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Are You Too Often Over-Committed?

Many of us are… just simply over-committed.

Although there are many deep and interesting reasons that people choose to take on too much, they generally tend to fall into one of three categories: poor time management, the fear of saying "no" to others, and a tendency towards control or perfectionism.

Beating the over-commitment battle is a lot easier when you have the right tools and habits on your side. Here are eight simple but effective ones to help you get started:

1. Use a calendar and time-management planning tool.
If you're working in the 21st century, this step isn't optional. You can't manage your time and commitments until you have a clear idea of what they look like.

2. Make sure to add family and personal commitments to your calendar.
What isn't scheduled tends to get ignored, and taking care of yourself (and your loved ones) is every bit as important as your work.

3. Commit to the 30-second, 30-minute, and 30-hour rule.
Learn not to respond to requests right away. Instead, give yourself 30 seconds, minutes, or hours to think about what's involved and how it would impact your other commitments (depending on the size and complexity of the project) before you make a decision.

4. Make clarity a priority.
When facing a new project or opportunity, ask about the responsibilities and time commitments involved. Try to avoid new projects that seem open-ended, without a clear goal, objective, or timeline.

5. Get better at self-assessing.
A part of any time-management program is breaking old habits. The more time you spend thinking about mistakes you’ve made in the past (and especially when, where, and how you've made decisions that have led to over-commitment), the less likely you are to repeat them.

6. Create good boundaries.
Certain times on your schedules should be completely off-limits, and some activities should never be moved or renegotiated. Know where your boundaries are and keep to them – others will learn to adjust over time.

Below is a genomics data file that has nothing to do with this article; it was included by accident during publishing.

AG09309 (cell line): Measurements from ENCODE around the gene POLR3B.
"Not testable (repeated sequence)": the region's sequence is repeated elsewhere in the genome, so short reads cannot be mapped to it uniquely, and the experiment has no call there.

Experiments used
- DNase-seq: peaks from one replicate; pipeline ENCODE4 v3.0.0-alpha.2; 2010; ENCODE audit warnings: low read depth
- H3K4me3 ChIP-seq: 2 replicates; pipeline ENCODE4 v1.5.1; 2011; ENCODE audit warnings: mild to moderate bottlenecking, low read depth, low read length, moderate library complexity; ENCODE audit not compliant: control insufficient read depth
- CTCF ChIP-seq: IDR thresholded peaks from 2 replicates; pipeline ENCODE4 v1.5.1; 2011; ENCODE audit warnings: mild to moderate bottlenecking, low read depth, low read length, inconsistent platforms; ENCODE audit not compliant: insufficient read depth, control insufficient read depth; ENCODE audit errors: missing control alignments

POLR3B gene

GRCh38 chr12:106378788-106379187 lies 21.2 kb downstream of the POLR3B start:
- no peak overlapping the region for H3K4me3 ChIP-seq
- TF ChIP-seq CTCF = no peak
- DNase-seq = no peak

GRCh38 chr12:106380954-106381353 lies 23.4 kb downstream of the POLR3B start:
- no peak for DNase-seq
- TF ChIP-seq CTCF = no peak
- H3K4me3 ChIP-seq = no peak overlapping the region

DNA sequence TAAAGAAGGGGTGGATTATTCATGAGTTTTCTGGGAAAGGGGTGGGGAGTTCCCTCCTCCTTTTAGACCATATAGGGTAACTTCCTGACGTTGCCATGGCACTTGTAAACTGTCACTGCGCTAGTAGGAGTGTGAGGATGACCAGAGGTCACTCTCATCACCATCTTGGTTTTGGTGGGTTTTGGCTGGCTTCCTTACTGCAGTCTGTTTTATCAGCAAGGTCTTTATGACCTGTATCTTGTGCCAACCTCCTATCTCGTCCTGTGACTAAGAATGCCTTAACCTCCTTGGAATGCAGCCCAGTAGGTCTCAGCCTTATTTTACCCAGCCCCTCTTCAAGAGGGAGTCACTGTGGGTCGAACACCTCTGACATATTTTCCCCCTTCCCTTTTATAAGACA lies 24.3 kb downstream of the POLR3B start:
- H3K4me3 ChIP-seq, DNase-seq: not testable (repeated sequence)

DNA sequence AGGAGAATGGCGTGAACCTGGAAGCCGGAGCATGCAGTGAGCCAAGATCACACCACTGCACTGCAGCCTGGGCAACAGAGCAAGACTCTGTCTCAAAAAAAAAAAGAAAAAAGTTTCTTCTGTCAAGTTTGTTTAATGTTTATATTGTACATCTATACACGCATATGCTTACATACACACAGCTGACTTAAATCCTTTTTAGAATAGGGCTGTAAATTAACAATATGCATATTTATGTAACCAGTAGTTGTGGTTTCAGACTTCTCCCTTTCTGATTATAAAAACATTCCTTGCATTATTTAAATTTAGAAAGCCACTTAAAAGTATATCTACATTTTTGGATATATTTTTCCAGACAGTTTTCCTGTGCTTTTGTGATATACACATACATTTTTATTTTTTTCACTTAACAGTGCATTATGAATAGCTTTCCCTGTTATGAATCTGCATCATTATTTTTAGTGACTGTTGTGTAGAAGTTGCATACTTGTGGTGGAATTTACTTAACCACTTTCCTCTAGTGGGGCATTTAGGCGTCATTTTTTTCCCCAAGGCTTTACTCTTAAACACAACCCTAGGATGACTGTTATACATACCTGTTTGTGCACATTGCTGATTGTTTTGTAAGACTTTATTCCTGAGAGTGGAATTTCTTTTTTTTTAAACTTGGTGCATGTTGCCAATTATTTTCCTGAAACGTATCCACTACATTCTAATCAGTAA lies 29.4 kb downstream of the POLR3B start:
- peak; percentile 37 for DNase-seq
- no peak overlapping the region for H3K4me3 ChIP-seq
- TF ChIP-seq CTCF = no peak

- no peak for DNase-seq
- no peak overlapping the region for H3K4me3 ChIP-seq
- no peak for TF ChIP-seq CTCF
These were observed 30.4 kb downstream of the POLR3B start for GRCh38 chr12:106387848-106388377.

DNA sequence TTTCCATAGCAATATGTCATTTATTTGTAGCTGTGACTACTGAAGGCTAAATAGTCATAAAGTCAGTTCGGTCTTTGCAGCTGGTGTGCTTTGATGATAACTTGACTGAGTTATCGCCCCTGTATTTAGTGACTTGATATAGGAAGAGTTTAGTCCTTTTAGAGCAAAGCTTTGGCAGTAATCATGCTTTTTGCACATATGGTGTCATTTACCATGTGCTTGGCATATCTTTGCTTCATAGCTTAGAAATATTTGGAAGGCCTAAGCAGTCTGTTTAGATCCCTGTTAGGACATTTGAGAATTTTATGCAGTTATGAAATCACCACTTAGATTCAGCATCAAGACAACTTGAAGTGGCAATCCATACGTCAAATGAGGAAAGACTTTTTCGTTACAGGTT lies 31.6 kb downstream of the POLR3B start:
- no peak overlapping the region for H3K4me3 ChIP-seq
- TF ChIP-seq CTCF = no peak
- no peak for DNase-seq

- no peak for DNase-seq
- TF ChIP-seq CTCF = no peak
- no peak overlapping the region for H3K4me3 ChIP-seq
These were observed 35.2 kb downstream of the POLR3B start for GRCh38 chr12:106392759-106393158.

7. Remember that "no" and "not now" are perfectly good answers.
If you aren't used to turning people down, it can be hard. Don't be afraid to try it out: Turning down projects is a good way to decrease your stress, do better work on your existing projects, and show others that you can manage your time. It can also be great for your health and personal relationships.

8. Ask yourself the three questions that matter.
Do you have time for this new project or task? Do you have the desire to do it? And, does it fit into your current goals or responsibilities? If the answer to any of these questions is "no," then politely decline and move on.

Freeing your calendar from some of the dead weight that's holding you back allows you to concentrate more fully on what matters, which is really the biggest key to time management and productivity. If you find that you have too much to do, now is the perfect time to break some bad habits.

-- Kimberly Medlock 

Kimberly Medlock is a common sense productivity expert, helping organizations across North America get better results quicker and easier, with less time, energy and hassle.  If you would like to know more about increasing your productivity, contact her at 662-893-7933 or

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